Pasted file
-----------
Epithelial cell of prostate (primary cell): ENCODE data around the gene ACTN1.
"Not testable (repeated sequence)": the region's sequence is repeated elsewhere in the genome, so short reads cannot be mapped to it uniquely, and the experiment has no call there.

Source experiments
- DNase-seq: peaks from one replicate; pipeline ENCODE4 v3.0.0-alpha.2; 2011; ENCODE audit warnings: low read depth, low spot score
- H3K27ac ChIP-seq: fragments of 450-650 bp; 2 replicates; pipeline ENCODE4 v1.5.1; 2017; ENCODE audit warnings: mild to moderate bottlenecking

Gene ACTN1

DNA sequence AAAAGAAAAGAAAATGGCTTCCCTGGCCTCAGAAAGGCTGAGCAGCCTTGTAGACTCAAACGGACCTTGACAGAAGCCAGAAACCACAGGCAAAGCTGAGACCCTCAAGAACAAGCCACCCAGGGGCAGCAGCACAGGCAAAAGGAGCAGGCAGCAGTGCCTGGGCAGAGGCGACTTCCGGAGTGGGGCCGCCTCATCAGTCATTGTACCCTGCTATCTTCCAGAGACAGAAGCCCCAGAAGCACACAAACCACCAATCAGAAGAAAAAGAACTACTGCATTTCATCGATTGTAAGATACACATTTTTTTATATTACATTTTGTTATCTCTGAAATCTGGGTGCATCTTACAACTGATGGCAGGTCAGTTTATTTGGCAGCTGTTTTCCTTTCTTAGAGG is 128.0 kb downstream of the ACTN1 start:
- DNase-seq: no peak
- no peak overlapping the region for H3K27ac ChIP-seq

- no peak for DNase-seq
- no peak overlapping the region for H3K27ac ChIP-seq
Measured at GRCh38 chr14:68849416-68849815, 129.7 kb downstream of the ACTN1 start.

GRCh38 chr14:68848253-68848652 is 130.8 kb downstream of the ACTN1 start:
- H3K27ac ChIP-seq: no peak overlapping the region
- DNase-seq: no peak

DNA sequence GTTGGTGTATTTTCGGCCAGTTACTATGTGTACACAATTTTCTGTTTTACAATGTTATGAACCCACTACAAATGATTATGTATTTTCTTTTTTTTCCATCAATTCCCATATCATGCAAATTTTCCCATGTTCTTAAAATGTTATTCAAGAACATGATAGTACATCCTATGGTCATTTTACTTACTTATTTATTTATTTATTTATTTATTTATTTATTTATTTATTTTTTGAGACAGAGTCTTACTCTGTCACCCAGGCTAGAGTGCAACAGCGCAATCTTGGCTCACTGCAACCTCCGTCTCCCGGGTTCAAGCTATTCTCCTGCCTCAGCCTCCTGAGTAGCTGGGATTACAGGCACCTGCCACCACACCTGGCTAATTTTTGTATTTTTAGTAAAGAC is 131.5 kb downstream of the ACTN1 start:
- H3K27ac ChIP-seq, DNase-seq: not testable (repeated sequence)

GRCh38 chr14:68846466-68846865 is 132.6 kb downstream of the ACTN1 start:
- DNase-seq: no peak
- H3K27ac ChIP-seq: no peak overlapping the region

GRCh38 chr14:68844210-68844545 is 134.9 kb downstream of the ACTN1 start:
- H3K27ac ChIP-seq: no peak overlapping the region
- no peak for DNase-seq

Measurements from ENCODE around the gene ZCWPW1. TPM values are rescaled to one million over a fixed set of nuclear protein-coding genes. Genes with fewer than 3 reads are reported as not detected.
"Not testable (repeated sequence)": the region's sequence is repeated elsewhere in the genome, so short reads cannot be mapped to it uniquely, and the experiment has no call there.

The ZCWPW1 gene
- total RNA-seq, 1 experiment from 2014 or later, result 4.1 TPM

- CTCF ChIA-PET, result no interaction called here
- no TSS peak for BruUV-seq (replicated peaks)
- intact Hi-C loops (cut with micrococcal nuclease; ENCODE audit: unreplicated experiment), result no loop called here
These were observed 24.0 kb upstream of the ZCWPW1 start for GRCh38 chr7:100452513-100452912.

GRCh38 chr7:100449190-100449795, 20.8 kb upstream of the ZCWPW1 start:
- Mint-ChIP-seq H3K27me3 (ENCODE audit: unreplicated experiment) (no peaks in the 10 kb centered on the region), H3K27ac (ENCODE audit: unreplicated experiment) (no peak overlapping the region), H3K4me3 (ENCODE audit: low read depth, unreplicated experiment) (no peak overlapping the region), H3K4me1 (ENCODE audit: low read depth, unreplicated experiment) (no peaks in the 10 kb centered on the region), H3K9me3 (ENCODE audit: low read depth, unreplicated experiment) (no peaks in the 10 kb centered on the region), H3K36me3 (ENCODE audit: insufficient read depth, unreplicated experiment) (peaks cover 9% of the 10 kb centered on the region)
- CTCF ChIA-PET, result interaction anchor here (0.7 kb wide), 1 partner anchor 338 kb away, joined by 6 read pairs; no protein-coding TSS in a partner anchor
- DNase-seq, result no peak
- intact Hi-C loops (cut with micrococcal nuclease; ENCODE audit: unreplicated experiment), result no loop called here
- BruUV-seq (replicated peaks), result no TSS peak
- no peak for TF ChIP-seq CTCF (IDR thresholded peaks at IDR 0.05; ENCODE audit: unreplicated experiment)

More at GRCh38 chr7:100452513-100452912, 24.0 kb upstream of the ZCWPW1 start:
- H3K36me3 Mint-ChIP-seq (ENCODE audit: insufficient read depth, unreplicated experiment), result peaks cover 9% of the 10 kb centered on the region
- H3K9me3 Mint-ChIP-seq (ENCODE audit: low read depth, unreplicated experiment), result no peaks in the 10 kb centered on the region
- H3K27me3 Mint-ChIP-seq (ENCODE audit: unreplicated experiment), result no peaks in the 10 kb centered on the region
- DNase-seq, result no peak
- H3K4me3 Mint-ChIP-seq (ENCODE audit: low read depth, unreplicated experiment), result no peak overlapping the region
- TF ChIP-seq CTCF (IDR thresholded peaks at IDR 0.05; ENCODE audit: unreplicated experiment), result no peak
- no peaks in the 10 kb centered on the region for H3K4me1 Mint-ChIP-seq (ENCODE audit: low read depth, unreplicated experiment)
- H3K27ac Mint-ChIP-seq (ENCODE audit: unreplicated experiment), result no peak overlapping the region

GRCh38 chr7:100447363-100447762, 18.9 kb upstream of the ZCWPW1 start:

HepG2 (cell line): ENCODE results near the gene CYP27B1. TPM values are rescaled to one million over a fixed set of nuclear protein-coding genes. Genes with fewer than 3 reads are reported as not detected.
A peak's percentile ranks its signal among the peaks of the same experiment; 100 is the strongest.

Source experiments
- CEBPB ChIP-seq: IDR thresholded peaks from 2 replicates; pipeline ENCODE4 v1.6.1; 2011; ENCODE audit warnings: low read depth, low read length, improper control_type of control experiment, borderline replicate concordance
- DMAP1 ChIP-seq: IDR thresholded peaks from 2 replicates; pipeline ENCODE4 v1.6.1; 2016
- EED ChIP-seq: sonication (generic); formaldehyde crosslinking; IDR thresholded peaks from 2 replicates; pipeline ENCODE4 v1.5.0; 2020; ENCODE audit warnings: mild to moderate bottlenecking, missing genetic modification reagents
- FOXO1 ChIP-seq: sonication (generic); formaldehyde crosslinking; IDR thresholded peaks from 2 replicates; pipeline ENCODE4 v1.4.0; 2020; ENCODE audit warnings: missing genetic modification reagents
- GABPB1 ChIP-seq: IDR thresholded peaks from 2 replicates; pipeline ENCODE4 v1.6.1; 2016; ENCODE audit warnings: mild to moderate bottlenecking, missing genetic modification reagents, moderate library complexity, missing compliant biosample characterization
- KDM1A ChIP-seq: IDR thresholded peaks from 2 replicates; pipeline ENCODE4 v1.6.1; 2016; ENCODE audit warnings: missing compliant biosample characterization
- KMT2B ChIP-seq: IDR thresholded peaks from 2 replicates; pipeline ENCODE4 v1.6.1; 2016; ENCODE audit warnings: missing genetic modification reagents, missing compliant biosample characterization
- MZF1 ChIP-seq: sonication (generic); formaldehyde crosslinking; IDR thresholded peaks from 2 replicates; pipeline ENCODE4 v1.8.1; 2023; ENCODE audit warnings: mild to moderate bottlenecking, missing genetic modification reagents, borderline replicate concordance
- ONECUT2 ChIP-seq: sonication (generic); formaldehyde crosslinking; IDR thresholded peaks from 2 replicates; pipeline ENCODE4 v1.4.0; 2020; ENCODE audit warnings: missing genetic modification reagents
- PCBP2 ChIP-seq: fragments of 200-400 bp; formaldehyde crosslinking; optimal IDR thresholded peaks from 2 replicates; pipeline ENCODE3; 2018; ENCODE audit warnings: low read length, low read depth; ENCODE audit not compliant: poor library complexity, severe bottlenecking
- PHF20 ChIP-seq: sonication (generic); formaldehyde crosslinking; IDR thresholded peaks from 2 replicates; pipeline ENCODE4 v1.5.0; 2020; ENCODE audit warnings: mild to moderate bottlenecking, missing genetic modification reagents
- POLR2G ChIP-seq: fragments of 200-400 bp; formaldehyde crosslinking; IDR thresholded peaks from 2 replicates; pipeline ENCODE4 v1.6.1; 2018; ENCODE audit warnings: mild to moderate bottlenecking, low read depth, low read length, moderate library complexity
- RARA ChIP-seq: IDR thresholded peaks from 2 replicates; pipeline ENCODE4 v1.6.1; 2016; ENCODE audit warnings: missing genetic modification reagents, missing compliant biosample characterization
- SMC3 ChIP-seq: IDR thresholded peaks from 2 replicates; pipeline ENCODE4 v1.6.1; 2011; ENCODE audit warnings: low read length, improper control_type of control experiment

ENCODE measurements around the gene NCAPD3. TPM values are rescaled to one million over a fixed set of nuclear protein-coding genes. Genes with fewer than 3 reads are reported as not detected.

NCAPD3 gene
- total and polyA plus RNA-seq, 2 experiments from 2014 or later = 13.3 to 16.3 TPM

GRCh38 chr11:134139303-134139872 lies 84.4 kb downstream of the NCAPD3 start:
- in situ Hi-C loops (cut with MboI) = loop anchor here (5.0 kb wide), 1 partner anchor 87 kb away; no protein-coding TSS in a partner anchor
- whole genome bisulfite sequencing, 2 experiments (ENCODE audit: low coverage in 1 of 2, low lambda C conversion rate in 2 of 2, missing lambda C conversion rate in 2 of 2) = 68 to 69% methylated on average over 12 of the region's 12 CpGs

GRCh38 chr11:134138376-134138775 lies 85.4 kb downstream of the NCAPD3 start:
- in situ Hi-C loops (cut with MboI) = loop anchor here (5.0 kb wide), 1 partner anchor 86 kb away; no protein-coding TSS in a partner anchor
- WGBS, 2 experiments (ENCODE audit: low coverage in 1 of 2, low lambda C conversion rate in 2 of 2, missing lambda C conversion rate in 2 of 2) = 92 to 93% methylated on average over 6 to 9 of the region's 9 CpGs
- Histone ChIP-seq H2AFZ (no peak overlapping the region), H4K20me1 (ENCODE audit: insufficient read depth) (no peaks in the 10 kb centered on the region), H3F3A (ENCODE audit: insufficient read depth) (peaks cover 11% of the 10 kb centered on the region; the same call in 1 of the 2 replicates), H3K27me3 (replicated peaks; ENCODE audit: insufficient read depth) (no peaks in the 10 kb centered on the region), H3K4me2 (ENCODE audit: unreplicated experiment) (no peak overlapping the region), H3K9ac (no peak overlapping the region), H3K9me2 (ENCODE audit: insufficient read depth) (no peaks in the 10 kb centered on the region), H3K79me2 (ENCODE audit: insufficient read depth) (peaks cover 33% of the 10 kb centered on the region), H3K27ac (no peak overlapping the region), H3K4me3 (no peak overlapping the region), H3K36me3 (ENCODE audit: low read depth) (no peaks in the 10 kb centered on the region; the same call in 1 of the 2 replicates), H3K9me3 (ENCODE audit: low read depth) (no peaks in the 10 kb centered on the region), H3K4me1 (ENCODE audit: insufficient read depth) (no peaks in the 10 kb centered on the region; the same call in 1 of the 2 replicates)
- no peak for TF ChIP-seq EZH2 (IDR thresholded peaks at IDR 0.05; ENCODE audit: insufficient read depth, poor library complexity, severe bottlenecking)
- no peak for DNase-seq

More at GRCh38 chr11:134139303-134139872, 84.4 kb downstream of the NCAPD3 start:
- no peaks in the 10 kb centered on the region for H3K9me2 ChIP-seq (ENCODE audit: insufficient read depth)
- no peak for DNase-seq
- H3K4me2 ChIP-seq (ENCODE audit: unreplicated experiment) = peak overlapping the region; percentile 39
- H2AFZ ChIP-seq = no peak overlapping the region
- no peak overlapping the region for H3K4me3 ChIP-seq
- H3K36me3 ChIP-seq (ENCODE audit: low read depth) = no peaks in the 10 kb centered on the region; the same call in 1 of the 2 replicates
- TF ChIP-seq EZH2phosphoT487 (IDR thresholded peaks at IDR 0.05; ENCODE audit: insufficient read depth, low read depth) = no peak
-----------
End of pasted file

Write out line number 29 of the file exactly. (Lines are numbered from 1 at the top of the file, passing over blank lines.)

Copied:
- no TSS peak for BruUV-seq (replicated peaks)